Members of the President’s administration, specifically those at the Consumer Financial Protection Bureau, have recently stated that the high rate of student loan debt and its impact on the debt-to-income ratios of potential borrowers are keeping younger buyers out of the housing market.
"According to an analysis by the Federal Reserve Bank of New York, for the first time in at least a decade, households with student loan debt are less likely to have a mortgage than those without student loan debt,” CFPB Director Richard Cordray told attendees at the Boulder Summer Conference on Consumer Financial Decision Making last month.
In October, the student loan ombudsman for the CFPB, Rohit Chopra said, “"The fact is student indebtness impacts the credit profile of first-time homebuyer. Three-fourths of the fall in household formation can be directly correlated to student debt."
According to data from the New York Fed, student loan debt rose from $241 billion in 2003 to $1.11 trillion in the first quarter of 2014. “These costs have left the middle class feeling trapped,” President Obama said on Monday. “We believe that no young person should be priced out of a good education.”
Additionally, President Obama announced that he will also be directing Secretary Duncan to “develop, evaluate, and implement new targeted strategies to reach borrowers who may be struggling to repay their federal student loans to ensure that they have the information they need to select the best repayment option and avoid future default.”
President Obama also said that his administration fully supports a bill authored by Senator Elizabeth Warren, D-Mass., which would let borrowers refinance their student loan debt at today’s lower interest rates. In his weekly address, President Obama said that the refinancing would be paid for “by closing loopholes that allow some millionaires to pay a lower tax rate than the middle class.”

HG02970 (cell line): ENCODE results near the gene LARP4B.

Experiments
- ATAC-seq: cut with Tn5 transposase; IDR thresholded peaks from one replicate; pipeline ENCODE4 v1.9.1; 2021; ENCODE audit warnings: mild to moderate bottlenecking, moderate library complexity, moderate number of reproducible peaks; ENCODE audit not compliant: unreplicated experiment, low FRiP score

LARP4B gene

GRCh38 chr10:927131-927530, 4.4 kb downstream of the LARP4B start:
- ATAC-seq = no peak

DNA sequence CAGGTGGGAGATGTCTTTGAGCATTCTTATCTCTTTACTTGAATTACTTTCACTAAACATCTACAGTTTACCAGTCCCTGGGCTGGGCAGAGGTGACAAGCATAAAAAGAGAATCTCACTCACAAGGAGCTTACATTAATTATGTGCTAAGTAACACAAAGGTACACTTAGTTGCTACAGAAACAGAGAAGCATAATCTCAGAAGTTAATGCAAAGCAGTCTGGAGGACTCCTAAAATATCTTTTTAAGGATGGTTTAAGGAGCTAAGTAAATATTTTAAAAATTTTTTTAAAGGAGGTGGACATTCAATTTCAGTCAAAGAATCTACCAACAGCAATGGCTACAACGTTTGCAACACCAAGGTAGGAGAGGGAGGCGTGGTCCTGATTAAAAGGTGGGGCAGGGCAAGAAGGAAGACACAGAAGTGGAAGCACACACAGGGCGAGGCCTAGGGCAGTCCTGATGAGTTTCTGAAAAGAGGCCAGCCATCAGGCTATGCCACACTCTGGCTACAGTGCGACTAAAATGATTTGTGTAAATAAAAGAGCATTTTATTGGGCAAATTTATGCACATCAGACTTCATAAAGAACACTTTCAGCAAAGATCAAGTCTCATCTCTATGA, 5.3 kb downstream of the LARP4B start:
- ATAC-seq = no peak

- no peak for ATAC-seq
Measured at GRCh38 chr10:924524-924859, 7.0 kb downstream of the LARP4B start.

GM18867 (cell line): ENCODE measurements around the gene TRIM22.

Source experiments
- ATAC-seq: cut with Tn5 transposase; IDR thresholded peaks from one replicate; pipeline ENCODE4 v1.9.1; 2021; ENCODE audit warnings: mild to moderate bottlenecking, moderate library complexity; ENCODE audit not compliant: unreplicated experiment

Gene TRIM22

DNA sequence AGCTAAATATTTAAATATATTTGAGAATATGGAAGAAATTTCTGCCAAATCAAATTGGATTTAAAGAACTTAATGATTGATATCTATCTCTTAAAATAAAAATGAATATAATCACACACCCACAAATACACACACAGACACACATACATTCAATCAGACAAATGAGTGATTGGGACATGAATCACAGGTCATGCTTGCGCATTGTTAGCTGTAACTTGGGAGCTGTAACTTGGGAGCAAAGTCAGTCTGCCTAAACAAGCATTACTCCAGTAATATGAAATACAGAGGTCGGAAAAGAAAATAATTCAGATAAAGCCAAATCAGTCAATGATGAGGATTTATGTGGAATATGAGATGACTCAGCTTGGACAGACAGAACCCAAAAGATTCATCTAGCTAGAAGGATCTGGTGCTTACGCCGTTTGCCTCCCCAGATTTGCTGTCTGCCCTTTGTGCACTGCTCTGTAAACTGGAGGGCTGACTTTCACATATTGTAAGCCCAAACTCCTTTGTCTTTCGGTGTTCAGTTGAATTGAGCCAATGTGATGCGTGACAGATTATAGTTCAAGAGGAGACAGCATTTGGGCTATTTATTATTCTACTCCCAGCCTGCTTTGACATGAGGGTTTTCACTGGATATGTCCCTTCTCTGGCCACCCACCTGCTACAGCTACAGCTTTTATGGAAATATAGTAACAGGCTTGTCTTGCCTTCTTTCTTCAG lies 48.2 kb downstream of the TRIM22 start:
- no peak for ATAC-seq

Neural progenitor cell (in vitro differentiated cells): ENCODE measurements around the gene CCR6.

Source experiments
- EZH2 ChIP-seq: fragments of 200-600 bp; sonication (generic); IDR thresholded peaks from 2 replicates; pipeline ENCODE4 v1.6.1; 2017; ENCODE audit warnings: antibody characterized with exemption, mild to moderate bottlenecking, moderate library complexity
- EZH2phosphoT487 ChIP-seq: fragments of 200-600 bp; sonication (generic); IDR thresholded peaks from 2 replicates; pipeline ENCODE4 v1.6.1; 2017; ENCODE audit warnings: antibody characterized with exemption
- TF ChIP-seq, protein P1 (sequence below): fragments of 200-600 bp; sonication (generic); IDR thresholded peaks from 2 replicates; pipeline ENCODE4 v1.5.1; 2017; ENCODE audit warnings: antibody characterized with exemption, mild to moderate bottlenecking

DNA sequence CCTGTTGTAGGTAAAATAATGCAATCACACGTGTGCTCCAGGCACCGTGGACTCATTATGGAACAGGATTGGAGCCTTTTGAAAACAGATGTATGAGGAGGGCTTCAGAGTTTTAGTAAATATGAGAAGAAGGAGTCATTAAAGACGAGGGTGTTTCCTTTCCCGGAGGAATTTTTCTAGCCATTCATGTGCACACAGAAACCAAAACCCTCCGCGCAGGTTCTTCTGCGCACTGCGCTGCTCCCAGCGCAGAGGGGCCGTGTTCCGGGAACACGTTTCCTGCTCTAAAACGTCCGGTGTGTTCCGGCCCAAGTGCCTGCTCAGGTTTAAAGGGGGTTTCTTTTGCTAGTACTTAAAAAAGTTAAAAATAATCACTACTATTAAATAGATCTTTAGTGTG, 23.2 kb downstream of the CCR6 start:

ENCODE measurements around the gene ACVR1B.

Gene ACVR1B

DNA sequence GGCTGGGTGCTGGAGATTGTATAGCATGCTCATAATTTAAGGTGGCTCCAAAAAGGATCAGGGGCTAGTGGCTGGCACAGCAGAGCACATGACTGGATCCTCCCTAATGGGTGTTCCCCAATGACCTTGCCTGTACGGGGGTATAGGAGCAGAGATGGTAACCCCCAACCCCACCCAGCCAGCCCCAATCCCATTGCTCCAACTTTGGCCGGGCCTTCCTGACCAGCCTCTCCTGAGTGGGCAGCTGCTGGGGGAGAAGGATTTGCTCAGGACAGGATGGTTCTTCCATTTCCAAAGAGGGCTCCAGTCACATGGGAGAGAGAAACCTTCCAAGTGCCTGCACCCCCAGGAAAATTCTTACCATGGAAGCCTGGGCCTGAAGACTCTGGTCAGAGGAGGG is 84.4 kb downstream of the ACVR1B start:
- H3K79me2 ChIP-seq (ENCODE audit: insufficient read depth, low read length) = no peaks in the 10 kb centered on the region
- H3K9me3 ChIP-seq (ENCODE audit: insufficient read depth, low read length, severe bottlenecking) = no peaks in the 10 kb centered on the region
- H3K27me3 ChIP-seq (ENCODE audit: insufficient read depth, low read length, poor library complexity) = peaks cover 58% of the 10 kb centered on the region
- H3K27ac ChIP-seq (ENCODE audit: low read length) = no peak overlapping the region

At one point, the President deviated from his prepared remarks to expand on his thoughts on the importance of Warren’s bill. “You’ve got a pretty straightforward bill here,” the President said. “It’s comes down to lower tax bills for millionaires or lower student loan interest rates. This should be a no-brainer.”
The Congressional Budget Office said that the bill would allow for half of the outstanding loan volume for federal student loans and loan guarantees (about $460 billion) to be refinanced. Young buyers armed with lower DTI ratios can only help the struggling housing market.
Near the close of his weekly address, President Obama said, “While Congress decides what it’s going to do, I will keep doing whatever I can without Congress to help responsible young people pay off their loans.”
“This country has always made a commitment to put a good education within the reach of all who are willing to work for it,” he concluded. “That’s what made us an economic superpower. That’s what makes us special. And as long as I hold this office, I’ll keep fighting to give more young people the chance to earn their own piece of the American Dream.”